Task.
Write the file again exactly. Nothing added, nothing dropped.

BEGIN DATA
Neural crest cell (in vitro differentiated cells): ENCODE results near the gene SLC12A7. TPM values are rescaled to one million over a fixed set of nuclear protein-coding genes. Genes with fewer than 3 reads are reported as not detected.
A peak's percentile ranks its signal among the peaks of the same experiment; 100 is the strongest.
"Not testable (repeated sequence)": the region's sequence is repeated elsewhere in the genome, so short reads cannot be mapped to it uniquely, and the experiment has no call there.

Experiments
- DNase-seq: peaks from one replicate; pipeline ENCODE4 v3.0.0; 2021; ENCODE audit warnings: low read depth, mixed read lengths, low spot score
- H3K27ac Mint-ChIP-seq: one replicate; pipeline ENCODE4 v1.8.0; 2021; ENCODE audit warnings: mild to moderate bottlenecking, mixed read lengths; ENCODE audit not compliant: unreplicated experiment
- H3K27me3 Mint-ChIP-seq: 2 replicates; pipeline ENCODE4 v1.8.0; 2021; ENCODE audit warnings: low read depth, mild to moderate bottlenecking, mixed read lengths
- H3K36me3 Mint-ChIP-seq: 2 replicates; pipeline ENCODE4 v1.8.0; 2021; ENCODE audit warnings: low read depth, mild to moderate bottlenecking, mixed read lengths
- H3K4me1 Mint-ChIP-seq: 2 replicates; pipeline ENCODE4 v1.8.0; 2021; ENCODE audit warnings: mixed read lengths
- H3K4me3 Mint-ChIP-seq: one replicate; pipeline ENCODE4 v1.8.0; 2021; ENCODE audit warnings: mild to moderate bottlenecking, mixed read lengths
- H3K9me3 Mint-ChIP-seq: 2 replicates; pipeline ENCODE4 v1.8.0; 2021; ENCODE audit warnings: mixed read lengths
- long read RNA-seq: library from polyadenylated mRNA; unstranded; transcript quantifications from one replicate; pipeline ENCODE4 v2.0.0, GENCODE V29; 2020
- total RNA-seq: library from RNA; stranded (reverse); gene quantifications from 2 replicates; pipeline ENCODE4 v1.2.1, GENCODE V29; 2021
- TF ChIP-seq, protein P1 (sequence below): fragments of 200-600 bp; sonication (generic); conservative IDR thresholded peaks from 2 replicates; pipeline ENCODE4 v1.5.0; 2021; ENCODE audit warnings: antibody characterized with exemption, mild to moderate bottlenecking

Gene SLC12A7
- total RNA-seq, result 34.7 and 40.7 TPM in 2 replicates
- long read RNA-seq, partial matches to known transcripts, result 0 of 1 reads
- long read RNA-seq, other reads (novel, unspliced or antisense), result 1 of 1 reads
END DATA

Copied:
Neural crest cell (in vitro differentiated cells): ENCODE results near the gene SLC12A7. TPM values are rescaled to one million over a fixed set of nuclear protein-coding genes. Genes with fewer than 3 reads are reported as not detected.
A peak's percentile ranks its signal among the peaks of the same experiment; 100 is the strongest.
"Not testable (repeated sequence)": the region's sequence is repeated elsewhere in the genome, so short reads cannot be mapped to it uniquely, and the experiment has no call there.

Experiments
- DNase-seq: peaks from one replicate; pipeline ENCODE4 v3.0.0; 2021; ENCODE audit warnings: low read depth, mixed read lengths, low spot score
- H3K27ac Mint-ChIP-seq: one replicate; pipeline ENCODE4 v1.8.0; 2021; ENCODE audit warnings: mild to moderate bottlenecking, mixed read lengths; ENCODE audit not compliant: unreplicated experiment
- H3K27me3 Mint-ChIP-seq: 2 replicates; pipeline ENCODE4 v1.8.0; 2021; ENCODE audit warnings: low read depth, mild to moderate bottlenecking, mixed read lengths
- H3K36me3 Mint-ChIP-seq: 2 replicates; pipeline ENCODE4 v1.8.0; 2021; ENCODE audit warnings: low read depth, mild to moderate bottlenecking, mixed read lengths
- H3K4me1 Mint-ChIP-seq: 2 replicates; pipeline ENCODE4 v1.8.0; 2021; ENCODE audit warnings: mixed read lengths
- H3K4me3 Mint-ChIP-seq: one replicate; pipeline ENCODE4 v1.8.0; 2021; ENCODE audit warnings: mild to moderate bottlenecking, mixed read lengths
- H3K9me3 Mint-ChIP-seq: 2 replicates; pipeline ENCODE4 v1.8.0; 2021; ENCODE audit warnings: mixed read lengths
- long read RNA-seq: library from polyadenylated mRNA; unstranded; transcript quantifications from one replicate; pipeline ENCODE4 v2.0.0, GENCODE V29; 2020
- total RNA-seq: library from RNA; stranded (reverse); gene quantifications from 2 replicates; pipeline ENCODE4 v1.2.1, GENCODE V29; 2021
- TF ChIP-seq, protein P1 (sequence below): fragments of 200-600 bp; sonication (generic); conservative IDR thresholded peaks from 2 replicates; pipeline ENCODE4 v1.5.0; 2021; ENCODE audit warnings: antibody characterized with exemption, mild to moderate bottlenecking

Gene SLC12A7
- total RNA-seq, result 34.7 and 40.7 TPM in 2 replicates
- long read RNA-seq, partial matches to known transcripts, result 0 of 1 reads
- long read RNA-seq, other reads (novel, unspliced or antisense), result 1 of 1 reads